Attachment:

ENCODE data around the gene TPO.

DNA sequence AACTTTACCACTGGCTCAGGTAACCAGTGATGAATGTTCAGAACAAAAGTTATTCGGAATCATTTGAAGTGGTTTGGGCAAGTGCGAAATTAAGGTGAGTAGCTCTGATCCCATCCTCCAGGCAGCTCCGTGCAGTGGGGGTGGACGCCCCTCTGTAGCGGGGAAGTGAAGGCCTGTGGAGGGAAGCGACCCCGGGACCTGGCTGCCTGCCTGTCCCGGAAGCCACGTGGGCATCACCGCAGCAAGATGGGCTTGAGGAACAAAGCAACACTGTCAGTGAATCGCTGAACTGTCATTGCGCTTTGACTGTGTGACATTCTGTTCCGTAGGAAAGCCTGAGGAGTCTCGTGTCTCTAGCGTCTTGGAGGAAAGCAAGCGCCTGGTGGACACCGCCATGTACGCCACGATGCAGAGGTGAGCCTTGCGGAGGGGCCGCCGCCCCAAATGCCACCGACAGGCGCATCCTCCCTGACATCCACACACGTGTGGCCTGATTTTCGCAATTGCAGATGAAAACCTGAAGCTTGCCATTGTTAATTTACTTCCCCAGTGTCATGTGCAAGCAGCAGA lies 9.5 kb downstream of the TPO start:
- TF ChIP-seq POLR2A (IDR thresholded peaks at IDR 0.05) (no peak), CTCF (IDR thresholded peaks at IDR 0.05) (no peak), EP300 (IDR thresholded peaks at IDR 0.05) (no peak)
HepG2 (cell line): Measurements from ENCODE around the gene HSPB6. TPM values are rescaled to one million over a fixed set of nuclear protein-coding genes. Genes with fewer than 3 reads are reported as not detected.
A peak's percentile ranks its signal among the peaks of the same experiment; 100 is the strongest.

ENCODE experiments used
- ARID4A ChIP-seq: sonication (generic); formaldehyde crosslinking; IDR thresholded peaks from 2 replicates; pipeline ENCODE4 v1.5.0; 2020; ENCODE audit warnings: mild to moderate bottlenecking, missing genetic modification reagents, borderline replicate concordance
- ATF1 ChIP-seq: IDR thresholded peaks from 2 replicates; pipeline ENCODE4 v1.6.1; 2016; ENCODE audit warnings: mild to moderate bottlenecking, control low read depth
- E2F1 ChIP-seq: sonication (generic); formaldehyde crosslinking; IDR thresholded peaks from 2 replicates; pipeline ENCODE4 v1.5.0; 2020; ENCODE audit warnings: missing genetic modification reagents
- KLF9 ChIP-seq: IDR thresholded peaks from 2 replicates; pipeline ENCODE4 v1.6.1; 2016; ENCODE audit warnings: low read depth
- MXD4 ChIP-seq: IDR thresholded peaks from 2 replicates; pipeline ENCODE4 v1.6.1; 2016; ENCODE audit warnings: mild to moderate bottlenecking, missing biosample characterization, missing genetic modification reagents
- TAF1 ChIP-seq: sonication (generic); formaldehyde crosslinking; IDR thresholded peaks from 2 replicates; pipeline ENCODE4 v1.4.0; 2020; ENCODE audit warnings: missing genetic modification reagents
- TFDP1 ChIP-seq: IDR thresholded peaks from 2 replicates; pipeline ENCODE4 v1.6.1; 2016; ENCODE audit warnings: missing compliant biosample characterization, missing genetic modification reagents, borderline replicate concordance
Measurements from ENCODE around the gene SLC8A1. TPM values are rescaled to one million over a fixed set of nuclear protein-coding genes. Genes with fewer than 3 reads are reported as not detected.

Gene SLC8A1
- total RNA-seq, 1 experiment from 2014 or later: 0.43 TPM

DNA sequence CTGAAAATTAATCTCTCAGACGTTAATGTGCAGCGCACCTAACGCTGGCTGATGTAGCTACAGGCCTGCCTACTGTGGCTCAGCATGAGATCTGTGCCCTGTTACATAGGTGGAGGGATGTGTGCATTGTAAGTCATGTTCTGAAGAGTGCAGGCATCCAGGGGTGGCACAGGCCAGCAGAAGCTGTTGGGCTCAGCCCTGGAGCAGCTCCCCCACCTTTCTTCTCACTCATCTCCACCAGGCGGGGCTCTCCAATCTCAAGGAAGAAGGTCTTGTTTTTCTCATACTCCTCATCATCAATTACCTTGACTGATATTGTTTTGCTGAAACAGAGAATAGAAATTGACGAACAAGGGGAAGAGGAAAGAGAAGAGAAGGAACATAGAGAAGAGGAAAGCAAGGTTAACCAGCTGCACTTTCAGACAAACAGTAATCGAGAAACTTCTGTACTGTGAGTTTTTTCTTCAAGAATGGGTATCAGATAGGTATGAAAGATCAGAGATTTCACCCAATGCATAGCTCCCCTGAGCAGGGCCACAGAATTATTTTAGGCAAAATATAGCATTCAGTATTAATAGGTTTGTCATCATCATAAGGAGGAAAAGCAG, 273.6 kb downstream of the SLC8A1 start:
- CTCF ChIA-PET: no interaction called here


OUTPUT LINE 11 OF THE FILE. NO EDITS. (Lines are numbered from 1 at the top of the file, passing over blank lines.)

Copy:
- MXD4 ChIP-seq: IDR thresholded peaks from 2 replicates; pipeline ENCODE4 v1.6.1; 2016; ENCODE audit warnings: mild to moderate bottlenecking, missing biosample characterization, missing genetic modification reagents